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New Victory Blog

The New Victory Blog is a place to learn more about New York's theater for families and the shows we produce. Find out what we do and what we're passionate about—exploring the arts as a family.


In New York, the state mandates that twenty percent of lower elementary school needs to be spent in arts education. Twenty percent, if you do the math, is one full day a week. In New York City, few schools are compliant with the state's mandate. This means that cultural institutions in New York City have never been more important.

Cultural institutions are filling the gap where, in fact, certified teachers are supposed to be. In many cases they are providing the only theater that these students will be introduced to. While cultural institutions are doing an admirable job introducing kids to the arts, nothing replaces regular, regimented classes in schools. 

Arts programming in schools is an ongoing challenge. However. the arts are not a privilege, but a right. Sadly, arts education doesn't rank high on many people's priority list. My goal has been making the arts a priority in our schools. Having said that, one of the things we have to think about is just how we judge the quality of a school's arts education program. One of the things I have talked about is a report called the "The Qualities of Quality" by lead researcher Steve Seidel. The focus of the report is on quality teaching and learning in the arts. Basically, the report has told us that there are four indicators of quality in arts education.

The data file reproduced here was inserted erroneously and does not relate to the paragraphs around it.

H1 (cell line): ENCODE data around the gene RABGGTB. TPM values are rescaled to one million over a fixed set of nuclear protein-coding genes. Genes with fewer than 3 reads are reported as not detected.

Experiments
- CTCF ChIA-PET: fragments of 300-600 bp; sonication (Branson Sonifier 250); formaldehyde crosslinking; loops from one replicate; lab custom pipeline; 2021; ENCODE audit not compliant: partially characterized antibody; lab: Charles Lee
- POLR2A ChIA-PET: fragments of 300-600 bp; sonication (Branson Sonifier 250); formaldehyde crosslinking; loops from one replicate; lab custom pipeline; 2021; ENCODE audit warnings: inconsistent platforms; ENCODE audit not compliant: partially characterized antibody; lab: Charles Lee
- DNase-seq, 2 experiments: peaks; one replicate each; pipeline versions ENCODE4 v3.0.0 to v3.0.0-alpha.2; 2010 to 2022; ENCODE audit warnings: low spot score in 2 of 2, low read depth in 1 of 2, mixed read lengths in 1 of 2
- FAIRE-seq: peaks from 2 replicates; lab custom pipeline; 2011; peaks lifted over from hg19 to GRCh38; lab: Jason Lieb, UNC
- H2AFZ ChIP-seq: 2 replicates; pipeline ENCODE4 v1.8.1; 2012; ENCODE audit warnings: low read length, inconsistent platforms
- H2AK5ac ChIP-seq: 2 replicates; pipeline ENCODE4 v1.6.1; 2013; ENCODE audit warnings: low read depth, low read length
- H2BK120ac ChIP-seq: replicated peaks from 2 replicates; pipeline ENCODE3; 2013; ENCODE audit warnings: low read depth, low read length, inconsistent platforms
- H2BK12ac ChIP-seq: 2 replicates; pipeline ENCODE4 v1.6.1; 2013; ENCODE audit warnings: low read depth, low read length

One: The Environment
Is the environment appropriate for the art form being taught? If students are taking dance, is the floor appropriate? For theater, is the space flexible with movable furniture? For visual arts, does the room have a sink?

Additionally, where do the arts live in the building? Are they a priority, or are they marginalized? Are they considered a core subject or simply an enrichment?

Two: Engagement
Are the students engaged? Are they participating in art making? Are the teachers engaging? The report states that students decide to engage in the first 3–5 minutes of a lesson. If you lose them in the first 3–5 minutes, you've lost them for the entire class period.

 

Victory Dance
New Victory Teaching Artist Shelah Marie leads a classroom workshop for Mother Africa